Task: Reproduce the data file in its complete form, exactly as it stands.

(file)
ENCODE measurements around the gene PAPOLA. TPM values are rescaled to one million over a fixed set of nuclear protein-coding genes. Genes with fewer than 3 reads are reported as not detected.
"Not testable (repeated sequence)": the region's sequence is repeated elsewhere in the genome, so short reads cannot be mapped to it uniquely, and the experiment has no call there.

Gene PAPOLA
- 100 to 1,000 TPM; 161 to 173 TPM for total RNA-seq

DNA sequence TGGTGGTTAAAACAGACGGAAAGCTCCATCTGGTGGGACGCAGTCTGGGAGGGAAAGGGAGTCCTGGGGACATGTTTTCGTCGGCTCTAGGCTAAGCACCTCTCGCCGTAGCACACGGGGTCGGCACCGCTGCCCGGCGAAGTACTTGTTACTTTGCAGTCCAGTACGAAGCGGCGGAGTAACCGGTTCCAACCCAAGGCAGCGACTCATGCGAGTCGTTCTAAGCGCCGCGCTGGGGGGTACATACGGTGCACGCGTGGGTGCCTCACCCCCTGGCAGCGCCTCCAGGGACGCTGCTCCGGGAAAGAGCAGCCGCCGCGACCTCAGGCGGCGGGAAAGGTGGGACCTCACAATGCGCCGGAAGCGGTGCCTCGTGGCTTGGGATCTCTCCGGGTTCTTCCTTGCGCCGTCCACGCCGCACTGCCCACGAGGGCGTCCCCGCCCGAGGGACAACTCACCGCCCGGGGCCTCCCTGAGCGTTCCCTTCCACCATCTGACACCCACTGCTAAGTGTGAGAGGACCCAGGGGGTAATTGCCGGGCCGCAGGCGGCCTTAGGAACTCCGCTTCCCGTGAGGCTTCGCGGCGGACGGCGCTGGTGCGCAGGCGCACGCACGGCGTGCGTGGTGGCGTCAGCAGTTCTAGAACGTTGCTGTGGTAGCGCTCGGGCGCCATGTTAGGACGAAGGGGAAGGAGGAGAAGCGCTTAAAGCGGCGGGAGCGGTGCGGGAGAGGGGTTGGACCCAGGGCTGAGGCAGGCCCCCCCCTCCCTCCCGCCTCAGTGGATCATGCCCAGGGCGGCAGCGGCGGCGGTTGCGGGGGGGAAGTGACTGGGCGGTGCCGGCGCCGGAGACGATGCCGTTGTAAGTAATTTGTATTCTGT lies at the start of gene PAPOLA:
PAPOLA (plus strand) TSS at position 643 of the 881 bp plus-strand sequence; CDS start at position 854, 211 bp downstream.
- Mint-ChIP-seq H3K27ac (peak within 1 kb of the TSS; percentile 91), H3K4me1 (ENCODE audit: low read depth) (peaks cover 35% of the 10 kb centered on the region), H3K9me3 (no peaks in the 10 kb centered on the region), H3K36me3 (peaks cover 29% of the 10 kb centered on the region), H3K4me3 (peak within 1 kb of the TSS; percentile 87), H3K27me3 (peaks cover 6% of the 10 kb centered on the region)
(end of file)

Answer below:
ENCODE measurements around the gene PAPOLA. TPM values are rescaled to one million over a fixed set of nuclear protein-coding genes. Genes with fewer than 3 reads are reported as not detected.
"Not testable (repeated sequence)": the region's sequence is repeated elsewhere in the genome, so short reads cannot be mapped to it uniquely, and the experiment has no call there.

Gene PAPOLA
- 100 to 1,000 TPM; 161 to 173 TPM for total RNA-seq

DNA sequence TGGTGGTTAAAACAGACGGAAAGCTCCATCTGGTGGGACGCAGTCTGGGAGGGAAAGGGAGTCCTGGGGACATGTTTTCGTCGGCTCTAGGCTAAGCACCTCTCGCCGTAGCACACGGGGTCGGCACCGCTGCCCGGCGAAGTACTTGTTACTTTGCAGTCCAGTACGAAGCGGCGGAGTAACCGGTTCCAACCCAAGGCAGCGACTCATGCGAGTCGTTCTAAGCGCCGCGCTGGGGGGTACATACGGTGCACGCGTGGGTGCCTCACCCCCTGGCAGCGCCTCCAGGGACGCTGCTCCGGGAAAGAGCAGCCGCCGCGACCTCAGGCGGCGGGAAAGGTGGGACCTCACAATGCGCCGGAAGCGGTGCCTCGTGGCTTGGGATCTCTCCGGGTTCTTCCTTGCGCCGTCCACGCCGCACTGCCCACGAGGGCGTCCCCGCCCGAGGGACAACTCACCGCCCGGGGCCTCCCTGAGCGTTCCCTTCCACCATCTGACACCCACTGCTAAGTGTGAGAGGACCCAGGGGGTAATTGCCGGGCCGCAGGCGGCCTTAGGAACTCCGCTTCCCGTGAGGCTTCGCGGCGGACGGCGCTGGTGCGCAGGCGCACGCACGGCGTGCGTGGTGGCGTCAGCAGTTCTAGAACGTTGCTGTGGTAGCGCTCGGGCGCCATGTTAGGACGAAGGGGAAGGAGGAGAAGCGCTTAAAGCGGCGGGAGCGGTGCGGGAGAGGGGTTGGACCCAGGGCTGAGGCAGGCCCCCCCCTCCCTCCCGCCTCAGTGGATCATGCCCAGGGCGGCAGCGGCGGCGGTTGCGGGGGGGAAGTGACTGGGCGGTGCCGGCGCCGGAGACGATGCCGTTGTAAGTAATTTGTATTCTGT lies at the start of gene PAPOLA:
PAPOLA (plus strand) TSS at position 643 of the 881 bp plus-strand sequence; CDS start at position 854, 211 bp downstream.
- Mint-ChIP-seq H3K27ac (peak within 1 kb of the TSS; percentile 91), H3K4me1 (ENCODE audit: low read depth) (peaks cover 35% of the 10 kb centered on the region), H3K9me3 (no peaks in the 10 kb centered on the region), H3K36me3 (peaks cover 29% of the 10 kb centered on the region), H3K4me3 (peak within 1 kb of the TSS; percentile 87), H3K27me3 (peaks cover 6% of the 10 kb centered on the region)